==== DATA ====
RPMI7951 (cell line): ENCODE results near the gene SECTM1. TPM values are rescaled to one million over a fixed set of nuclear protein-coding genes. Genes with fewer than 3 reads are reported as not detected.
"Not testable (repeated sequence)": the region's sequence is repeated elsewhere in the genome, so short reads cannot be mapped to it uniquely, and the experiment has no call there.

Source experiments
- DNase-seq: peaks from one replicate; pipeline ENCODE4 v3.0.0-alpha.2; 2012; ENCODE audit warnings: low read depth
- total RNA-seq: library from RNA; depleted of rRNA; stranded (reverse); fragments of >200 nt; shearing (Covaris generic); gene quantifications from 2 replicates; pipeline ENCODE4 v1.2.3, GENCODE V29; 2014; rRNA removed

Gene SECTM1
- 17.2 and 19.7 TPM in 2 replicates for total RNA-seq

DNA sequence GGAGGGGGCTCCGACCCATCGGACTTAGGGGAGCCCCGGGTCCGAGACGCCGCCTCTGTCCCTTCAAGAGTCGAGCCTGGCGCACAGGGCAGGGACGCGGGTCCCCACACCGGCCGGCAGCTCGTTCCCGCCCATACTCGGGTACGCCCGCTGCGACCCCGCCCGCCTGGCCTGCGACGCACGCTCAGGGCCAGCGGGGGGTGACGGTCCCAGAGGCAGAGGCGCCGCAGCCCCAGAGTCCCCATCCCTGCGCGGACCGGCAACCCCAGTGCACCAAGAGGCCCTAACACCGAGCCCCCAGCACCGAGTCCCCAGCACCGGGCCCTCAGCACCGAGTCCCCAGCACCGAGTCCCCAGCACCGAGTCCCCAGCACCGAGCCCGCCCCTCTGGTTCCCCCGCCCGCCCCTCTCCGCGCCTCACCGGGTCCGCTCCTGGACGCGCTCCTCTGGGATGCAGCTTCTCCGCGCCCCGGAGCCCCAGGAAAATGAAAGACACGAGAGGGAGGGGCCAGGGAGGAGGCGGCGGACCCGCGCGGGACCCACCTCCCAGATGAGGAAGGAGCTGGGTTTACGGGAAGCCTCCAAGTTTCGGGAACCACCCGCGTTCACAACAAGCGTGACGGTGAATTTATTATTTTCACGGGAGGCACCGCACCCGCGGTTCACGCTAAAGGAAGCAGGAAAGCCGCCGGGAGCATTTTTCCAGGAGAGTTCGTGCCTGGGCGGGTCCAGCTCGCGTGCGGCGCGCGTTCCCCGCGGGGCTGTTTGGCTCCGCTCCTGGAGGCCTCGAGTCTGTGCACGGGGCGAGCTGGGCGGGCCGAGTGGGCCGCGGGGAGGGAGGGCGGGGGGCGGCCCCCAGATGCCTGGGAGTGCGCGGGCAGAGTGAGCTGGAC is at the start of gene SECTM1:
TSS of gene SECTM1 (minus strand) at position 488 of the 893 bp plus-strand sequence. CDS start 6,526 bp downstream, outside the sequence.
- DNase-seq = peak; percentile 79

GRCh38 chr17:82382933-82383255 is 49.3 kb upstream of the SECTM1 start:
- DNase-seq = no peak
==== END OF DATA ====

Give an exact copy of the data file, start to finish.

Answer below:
RPMI7951 (cell line): ENCODE results near the gene SECTM1. TPM values are rescaled to one million over a fixed set of nuclear protein-coding genes. Genes with fewer than 3 reads are reported as not detected.
"Not testable (repeated sequence)": the region's sequence is repeated elsewhere in the genome, so short reads cannot be mapped to it uniquely, and the experiment has no call there.

Source experiments
- DNase-seq: peaks from one replicate; pipeline ENCODE4 v3.0.0-alpha.2; 2012; ENCODE audit warnings: low read depth
- total RNA-seq: library from RNA; depleted of rRNA; stranded (reverse); fragments of >200 nt; shearing (Covaris generic); gene quantifications from 2 replicates; pipeline ENCODE4 v1.2.3, GENCODE V29; 2014; rRNA removed

Gene SECTM1
- 17.2 and 19.7 TPM in 2 replicates for total RNA-seq

DNA sequence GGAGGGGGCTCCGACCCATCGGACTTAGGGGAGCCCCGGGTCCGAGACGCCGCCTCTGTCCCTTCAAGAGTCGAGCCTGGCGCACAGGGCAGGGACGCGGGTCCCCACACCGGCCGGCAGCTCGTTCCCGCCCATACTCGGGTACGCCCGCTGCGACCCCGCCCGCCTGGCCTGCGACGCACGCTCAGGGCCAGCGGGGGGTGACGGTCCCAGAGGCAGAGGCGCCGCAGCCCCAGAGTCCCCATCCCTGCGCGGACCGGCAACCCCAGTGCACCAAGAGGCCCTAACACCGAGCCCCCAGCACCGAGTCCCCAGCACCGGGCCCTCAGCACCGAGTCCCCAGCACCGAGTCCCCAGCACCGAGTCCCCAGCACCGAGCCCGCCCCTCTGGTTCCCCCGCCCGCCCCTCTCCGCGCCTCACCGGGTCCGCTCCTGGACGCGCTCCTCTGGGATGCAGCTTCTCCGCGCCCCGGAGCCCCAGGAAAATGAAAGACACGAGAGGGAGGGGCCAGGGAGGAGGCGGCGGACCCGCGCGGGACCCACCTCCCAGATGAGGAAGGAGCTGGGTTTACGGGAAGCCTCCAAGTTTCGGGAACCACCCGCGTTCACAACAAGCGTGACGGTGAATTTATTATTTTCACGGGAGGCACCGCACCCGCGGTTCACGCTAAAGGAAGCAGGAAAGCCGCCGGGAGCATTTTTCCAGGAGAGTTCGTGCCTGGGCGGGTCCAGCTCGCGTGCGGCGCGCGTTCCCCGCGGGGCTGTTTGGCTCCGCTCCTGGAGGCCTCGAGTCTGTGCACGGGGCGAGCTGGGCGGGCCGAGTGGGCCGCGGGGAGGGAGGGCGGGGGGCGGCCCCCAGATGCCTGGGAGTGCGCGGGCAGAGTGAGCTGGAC is at the start of gene SECTM1:
TSS of gene SECTM1 (minus strand) at position 488 of the 893 bp plus-strand sequence. CDS start 6,526 bp downstream, outside the sequence.
- DNase-seq = peak; percentile 79

GRCh38 chr17:82382933-82383255 is 49.3 kb upstream of the SECTM1 start:
- DNase-seq = no peak